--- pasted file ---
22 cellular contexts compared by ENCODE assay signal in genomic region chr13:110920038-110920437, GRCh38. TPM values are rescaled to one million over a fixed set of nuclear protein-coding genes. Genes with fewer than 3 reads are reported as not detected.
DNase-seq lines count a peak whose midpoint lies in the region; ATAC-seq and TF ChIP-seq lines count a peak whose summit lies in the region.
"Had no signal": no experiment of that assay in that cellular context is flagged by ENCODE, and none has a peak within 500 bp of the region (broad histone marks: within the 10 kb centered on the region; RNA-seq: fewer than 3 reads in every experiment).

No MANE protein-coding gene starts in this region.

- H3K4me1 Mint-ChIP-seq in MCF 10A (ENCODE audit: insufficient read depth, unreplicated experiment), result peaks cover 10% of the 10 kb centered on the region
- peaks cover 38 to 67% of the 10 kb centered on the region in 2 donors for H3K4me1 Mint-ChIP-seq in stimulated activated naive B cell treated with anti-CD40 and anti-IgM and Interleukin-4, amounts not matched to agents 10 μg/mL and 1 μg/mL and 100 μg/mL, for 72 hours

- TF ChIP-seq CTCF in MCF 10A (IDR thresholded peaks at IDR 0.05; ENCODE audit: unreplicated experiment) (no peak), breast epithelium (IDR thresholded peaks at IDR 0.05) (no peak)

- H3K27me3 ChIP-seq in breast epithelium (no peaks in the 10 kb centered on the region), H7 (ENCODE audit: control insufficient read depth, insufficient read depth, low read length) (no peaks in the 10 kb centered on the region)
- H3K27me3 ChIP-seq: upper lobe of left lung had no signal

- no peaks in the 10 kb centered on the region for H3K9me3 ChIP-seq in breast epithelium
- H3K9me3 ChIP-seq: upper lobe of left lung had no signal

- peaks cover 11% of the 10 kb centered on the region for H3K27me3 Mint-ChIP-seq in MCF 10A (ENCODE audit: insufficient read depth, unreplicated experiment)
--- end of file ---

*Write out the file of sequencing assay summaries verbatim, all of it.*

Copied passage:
22 cellular contexts compared by ENCODE assay signal in genomic region chr13:110920038-110920437, GRCh38. TPM values are rescaled to one million over a fixed set of nuclear protein-coding genes. Genes with fewer than 3 reads are reported as not detected.
DNase-seq lines count a peak whose midpoint lies in the region; ATAC-seq and TF ChIP-seq lines count a peak whose summit lies in the region.
"Had no signal": no experiment of that assay in that cellular context is flagged by ENCODE, and none has a peak within 500 bp of the region (broad histone marks: within the 10 kb centered on the region; RNA-seq: fewer than 3 reads in every experiment).

No MANE protein-coding gene starts in this region.

- H3K4me1 Mint-ChIP-seq in MCF 10A (ENCODE audit: insufficient read depth, unreplicated experiment), result peaks cover 10% of the 10 kb centered on the region
- peaks cover 38 to 67% of the 10 kb centered on the region in 2 donors for H3K4me1 Mint-ChIP-seq in stimulated activated naive B cell treated with anti-CD40 and anti-IgM and Interleukin-4, amounts not matched to agents 10 μg/mL and 1 μg/mL and 100 μg/mL, for 72 hours

- TF ChIP-seq CTCF in MCF 10A (IDR thresholded peaks at IDR 0.05; ENCODE audit: unreplicated experiment) (no peak), breast epithelium (IDR thresholded peaks at IDR 0.05) (no peak)

- H3K27me3 ChIP-seq in breast epithelium (no peaks in the 10 kb centered on the region), H7 (ENCODE audit: control insufficient read depth, insufficient read depth, low read length) (no peaks in the 10 kb centered on the region)
- H3K27me3 ChIP-seq: upper lobe of left lung had no signal

- no peaks in the 10 kb centered on the region for H3K9me3 ChIP-seq in breast epithelium
- H3K9me3 ChIP-seq: upper lobe of left lung had no signal

- peaks cover 11% of the 10 kb centered on the region for H3K27me3 Mint-ChIP-seq in MCF 10A (ENCODE audit: insufficient read depth, unreplicated experiment)